Say, on the other hand, you want to be smarter than the average person and you want to repay the debt quicker – within 1 year. You will have to make higher repayments. You’ll need to repay $250 per month ($3,000 / 12 months). Plus, you’ve got to add on the $20 per month fee. This means you need to make repayments of $270 per month to clear a $3,000 card debt in 1 year.
After 1 year, the $20 per month fee adds up to $240 in fees. That equates to an 8% fee! So whilst you’re not paying high interest costs (20% – 24% p.a.) an 8% fee is still relatively high for a $3,000 debt. You can get car loans and personal loans with lower rates.
Not paying any interest is great but the bank fees still add up.
How does that compare with BNPL?
Let’s compare the interest-free card to AfterPay as an example, because AfterPay is one of the biggest BNPL companies and probably the most recognisable.
With AfterPay there is a maximum borrowing limit of up to $1,500 which is much less than the $3,000 maximum offered by the NAB Straight Up Card. You can spend more with interest-free credit cards because they are offered by a bank. They are different products.
With AfterPay you can only spend up to a maximum of $1,000 in one transaction, so to keep things simple, let’s compared a $1,000 AfterPay debt to a $1,000 NAB Straight Up Card.
With AfterPay you will need to repay over 4 instalments done fortnightly = $250 per fortnight to repay $1,000. You don’t pay any fees with AfterPay unless you miss a repayment, then you will be charged a $10 fee and then another $7 fee ($17 total) if it remains unpaid for 14 days, whereas with the NAB card, you could repay as much or as little as you want as long as it’s above the minimum ($35 per month).
If you want to repay the NAB debt in the same amount of time as an AfterPay debt (4 fortnights or 2 months) you would need to repay $250 per fortnight, plus a bank fee of $10 per month ($20 in total for 2 months). A $20 bank fee on a $1,000 debt equates to 2% and is higher than 0% with AfterPay (so long as you don’t miss a repayment).
Therefore, the interest-free credit card is more expensive than AfterPay, however, don’t forget that the amount you borrow on an interest-free credit card will make a big difference. That’s because the interest-free credit card fees are fixed and therefore, the more you borrow, the lower the monthly fees are as a percentage. The less you borrow the higher the fees are as a percentage.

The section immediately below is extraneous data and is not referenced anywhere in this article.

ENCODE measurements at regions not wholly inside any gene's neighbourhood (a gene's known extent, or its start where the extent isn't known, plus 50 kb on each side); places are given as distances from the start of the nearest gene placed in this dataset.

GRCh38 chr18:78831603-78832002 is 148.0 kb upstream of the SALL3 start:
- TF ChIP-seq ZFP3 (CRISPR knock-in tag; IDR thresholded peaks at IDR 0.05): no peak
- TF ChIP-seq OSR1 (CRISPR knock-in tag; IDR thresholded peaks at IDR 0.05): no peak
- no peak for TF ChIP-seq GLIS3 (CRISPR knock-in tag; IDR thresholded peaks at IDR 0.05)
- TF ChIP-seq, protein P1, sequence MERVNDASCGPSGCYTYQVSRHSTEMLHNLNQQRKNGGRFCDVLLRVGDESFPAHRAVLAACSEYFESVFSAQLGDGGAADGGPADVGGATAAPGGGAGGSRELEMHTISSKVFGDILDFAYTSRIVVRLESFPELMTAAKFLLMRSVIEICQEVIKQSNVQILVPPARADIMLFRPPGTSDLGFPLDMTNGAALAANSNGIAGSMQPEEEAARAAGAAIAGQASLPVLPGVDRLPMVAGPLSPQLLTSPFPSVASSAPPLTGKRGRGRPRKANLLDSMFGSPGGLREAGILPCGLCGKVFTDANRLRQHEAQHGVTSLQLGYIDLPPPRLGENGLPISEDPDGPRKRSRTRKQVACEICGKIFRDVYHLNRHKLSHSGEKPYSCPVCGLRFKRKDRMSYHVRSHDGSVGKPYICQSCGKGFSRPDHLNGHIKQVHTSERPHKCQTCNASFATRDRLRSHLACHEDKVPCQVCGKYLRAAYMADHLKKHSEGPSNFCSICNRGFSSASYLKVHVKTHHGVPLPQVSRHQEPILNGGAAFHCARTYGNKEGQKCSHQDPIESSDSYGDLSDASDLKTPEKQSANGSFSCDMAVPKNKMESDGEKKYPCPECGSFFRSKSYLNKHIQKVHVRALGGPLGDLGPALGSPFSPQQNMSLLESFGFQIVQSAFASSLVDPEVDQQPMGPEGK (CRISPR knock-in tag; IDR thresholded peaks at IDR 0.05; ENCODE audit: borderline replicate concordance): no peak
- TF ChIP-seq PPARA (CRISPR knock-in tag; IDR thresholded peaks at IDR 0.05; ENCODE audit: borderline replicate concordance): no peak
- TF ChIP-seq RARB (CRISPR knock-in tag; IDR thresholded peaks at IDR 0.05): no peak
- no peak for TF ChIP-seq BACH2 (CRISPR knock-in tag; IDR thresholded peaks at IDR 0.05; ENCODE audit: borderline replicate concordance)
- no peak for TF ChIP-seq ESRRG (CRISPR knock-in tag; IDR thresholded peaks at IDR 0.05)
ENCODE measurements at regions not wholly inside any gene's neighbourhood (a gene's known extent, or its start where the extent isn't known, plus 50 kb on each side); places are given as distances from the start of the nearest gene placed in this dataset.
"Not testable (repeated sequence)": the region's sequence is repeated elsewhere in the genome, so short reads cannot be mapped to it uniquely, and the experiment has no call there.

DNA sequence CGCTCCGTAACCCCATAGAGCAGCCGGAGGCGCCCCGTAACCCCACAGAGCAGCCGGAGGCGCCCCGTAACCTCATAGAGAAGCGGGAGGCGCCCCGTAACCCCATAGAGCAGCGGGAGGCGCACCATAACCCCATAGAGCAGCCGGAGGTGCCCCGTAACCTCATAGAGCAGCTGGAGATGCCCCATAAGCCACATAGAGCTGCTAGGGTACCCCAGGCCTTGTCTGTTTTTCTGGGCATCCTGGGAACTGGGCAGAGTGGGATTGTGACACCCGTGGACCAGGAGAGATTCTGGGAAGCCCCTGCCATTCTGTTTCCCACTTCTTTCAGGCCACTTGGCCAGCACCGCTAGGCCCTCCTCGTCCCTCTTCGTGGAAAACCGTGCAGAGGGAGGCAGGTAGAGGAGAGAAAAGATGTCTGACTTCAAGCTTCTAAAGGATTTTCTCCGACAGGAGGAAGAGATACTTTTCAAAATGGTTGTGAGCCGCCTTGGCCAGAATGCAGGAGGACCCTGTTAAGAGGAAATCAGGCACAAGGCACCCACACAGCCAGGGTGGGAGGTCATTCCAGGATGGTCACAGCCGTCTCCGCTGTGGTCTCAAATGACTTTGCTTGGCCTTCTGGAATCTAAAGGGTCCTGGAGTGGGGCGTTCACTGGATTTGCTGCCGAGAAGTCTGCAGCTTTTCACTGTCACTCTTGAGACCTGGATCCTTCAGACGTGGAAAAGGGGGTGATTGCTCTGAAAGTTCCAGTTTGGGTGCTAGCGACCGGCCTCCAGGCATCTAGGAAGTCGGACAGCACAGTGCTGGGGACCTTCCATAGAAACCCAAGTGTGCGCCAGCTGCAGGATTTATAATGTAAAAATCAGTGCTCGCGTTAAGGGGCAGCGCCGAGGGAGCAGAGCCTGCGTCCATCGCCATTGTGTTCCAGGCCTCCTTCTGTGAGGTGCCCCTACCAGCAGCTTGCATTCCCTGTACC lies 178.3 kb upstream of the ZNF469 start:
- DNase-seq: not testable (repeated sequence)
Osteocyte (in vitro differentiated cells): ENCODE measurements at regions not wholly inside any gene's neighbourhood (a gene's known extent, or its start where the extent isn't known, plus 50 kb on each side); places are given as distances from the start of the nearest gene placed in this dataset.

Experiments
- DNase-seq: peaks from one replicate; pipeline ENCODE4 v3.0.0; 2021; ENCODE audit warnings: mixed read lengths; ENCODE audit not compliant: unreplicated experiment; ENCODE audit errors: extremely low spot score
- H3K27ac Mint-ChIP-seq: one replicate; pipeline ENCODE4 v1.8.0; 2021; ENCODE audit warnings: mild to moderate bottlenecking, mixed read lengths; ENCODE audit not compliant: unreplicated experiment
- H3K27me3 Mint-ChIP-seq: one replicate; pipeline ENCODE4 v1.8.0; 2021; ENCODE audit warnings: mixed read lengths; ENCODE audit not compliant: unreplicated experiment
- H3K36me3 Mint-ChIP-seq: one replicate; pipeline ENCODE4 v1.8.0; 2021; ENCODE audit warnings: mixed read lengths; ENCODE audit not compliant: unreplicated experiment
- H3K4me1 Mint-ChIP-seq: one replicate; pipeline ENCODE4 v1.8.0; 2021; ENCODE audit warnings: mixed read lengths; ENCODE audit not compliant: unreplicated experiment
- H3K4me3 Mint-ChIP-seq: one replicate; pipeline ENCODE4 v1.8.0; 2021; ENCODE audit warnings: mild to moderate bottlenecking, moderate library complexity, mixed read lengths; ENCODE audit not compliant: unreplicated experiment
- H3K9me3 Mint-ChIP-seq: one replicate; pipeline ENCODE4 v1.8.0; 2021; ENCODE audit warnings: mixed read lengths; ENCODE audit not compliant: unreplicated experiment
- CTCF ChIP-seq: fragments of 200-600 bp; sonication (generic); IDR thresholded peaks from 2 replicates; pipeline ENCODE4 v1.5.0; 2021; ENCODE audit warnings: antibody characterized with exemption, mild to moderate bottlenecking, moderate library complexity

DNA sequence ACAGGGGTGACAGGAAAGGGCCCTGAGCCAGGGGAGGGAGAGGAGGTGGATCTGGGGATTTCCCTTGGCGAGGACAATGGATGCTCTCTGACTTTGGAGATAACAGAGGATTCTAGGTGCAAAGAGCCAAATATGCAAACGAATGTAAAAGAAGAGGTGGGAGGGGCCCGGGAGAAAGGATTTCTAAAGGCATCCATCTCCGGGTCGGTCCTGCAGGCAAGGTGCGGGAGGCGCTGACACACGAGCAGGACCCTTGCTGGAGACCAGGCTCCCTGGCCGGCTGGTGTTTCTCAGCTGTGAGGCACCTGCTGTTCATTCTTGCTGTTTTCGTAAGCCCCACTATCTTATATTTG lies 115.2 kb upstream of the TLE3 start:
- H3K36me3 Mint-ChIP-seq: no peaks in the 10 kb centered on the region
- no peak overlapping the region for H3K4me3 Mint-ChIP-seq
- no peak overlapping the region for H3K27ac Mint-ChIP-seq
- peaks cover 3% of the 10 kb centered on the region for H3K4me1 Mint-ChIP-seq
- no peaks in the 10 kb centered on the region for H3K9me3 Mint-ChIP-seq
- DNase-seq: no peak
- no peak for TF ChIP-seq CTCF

i.e. If you repay a $1,000 NAB card debt over 12 months (instead of 2), you’ll pay the $10 per month fee the entire time ($120 total fees). As a percentage, that is 12%!
If your card has a zero balance for the entire monthly statement you won’t pay any fees, but if you make just one purchase on the card and pay the entire monthly fee.
The fees of the interest-free cards are quite expensive, especially for small purchases.
Some people like to have a credit card for emergencies however, you can negate having to worry about all of these fees and repayments if you have some emergency savings stashed away.
A word of warning…
Although I compared the fees of AfterPay and believe it could be cheaper than the new interest-free credit cards, in no way shape or form do I promote using BNPL. I think for the time it takes for
people to juggle AfterPay repayments, especially if you have several purchase repayments on the go at one time (you can have up to 3), juggling this in your day-to-day money life and worrying about it, you can save yourself a lot of time and effort by thinking ahead instead of repaying something from the past.
All of your worries can be negated by having some cash stashed away for emergencies or unexpected purchases.
If you can repay $250 per fortnight for a $1,000 AfterPay debt, you could instead choose to save that money and put it away for future spending. Just wait a fortnight or two before shopping to let your savings build up a little. It is a simple as that.
Neither BNPL and interest-free credit cards don’t have a place in my finances that’s for sure. Yes, they are better than traditional credit cards but I don’t think any of us need them.
Click here to watch my full review video!
Disclaimer: This information provided is general in nature. It is based on the knowledge and experiences of the author and not intended to be taken as financial advice. It does not take into account the objectives, financial situation or needs of you or any other particular person. You need to consider your financial situation and needs before making any decisions based on the information. You may have to modify the information and do further research, for it to suit your personal financial situation. Therefore, before acting on the information, it is recommended that you consider its appropriateness to your circumstances or consult a financial adviser, tax advisers or legal professional to assist you in doing this